We were so privileged to be able to drive around Romania and introduce our British friends to the brave and resilient front-line workers in our country and in Moldova. We hope that this trip will ensure that those who work selflessly to help Ukrainian refugees, on top of their daily efforts to help those in need in their local communities, will get some financial security.
While we insisted that we didn’t want any food, they still served us a feast we will never forget, and gifted us bags with beautiful crafts that the women in the community had made themselves.
Towards the end of our trip, we crossed into Moldova to visit our friends in Cahul. While we insisted that we didn’t want any food, they still served us a feast we will never forget, and gifted us bags with beautiful crafts that the women in the community had made themselves. Once again we are amazed and humbled, as we are confronted with the fact that those who have the least still tend to give the most. Adding to the drama on the way back, we were suddenly running out of diesel, and had to fill a few bottles from Moldova to get us to the nearest gas station.
After five full days of driving, working and meeting people, we returned back in Cluj, exhausted but thankful. Once again, it seemed like timing was on our side, as we were not called for any big emergencies until the very evening we arrived home. We are now urgently focused on helping an elderly mother with her disabled son (the same family we were told had made it to Poland a while ago, who were apparently stopped before they got that far and have been taken advantage of in a mountain village in Ukraine). They will soon be in the care of our friends in Cernauti, and we are preparing to receive them. We are also working hard to figure out how to extract an elderly single woman, 85 years old, who has one broken leg and nobody to help her get to safety.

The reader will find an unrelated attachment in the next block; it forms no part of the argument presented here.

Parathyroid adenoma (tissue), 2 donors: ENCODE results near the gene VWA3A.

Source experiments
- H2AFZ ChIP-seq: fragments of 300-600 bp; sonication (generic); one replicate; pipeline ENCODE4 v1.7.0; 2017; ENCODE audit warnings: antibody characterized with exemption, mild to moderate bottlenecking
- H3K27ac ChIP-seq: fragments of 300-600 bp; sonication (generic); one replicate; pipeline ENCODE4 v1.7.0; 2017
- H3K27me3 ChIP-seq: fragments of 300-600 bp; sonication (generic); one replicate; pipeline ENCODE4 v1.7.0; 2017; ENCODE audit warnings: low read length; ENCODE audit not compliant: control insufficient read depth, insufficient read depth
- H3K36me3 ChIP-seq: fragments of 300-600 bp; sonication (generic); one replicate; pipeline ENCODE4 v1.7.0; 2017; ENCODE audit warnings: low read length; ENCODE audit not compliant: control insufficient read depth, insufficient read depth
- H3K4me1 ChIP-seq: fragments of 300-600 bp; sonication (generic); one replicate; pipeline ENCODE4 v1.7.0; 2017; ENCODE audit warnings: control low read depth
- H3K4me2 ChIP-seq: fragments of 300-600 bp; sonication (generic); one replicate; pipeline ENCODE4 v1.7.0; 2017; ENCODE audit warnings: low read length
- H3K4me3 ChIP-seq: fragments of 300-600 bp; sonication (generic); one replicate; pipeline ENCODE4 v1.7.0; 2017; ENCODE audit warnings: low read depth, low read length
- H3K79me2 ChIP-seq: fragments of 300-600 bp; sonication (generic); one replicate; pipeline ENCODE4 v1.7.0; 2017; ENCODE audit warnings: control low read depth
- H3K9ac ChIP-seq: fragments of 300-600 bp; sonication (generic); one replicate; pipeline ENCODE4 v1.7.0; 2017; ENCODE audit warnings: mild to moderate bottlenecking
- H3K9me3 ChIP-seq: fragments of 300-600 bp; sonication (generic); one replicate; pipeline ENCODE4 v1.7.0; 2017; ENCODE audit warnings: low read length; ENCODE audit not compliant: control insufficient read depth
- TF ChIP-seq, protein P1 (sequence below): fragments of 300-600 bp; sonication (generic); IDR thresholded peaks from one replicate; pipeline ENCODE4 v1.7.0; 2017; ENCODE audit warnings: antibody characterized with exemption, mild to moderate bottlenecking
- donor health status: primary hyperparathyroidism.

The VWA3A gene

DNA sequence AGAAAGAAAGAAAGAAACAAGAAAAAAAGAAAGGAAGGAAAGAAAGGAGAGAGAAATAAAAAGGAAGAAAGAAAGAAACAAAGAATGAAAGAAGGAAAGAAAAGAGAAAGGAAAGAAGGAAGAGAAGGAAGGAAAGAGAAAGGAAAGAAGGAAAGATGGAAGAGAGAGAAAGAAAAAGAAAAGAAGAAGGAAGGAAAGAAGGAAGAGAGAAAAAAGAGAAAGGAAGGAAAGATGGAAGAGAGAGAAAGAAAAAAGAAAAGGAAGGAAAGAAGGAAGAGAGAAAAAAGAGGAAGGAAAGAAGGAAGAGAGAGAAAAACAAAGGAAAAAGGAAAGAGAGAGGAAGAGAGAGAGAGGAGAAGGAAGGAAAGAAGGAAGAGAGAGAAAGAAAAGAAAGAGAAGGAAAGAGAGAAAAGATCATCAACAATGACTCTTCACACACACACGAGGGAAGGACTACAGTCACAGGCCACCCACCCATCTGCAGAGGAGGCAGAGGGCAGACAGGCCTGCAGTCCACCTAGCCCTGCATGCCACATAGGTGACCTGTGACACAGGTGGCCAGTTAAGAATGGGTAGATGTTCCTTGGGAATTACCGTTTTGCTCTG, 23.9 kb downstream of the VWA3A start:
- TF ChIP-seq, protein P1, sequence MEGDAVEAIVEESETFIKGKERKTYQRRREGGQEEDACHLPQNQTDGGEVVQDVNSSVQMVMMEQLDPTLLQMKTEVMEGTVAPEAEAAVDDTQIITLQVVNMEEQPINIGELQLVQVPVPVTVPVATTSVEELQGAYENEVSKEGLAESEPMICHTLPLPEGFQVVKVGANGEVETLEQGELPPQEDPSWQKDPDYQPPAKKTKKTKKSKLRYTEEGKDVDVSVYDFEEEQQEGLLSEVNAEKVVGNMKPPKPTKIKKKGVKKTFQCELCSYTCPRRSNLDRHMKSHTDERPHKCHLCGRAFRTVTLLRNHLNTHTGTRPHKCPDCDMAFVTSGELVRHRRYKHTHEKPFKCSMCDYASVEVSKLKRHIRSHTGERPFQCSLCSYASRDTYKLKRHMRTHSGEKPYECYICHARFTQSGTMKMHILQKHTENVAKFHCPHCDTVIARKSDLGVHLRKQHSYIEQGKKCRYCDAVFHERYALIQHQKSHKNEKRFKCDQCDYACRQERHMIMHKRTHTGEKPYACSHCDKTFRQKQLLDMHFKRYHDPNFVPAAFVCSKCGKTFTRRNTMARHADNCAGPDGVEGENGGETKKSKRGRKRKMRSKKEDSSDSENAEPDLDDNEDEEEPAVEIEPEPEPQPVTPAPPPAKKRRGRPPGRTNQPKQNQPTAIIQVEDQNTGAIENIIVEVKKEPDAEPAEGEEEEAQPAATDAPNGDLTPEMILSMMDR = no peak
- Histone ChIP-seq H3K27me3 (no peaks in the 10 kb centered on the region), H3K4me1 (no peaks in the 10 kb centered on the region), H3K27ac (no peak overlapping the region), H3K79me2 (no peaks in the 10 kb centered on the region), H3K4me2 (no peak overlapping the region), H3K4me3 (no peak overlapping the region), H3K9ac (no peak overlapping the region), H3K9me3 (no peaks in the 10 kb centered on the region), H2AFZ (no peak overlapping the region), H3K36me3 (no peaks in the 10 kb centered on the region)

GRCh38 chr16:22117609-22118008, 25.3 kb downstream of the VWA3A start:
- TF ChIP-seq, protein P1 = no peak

When these stories reach us our hearts cry and we are moved to action.
We are so thankful to you for your continued support, without which we cannot do anything. We want you to know that you are with us everywhere we go and in everything we do to help our Ukrainian neighbours.
PS: Our Ukrainian friends with the three dogs have finally found a suitable place for the whole family. We also received and took care of an elderly couple who drove all the way from Kharkov, and are now with our friends in Craiova. Their smiles and tears of gratitude are overwhelming for us, as we know all too well the horrors that they’ve escaped from. And you, dear friends, even if it comes through us, we hope that you receive their gratitude in full.
PPS: Liviu got a very heavy cold (thankfully, not Covid-19), but it didn’t stop him from driving around and continuing to work ten hours a day. Please, pray for our health and encourage him to get some rest.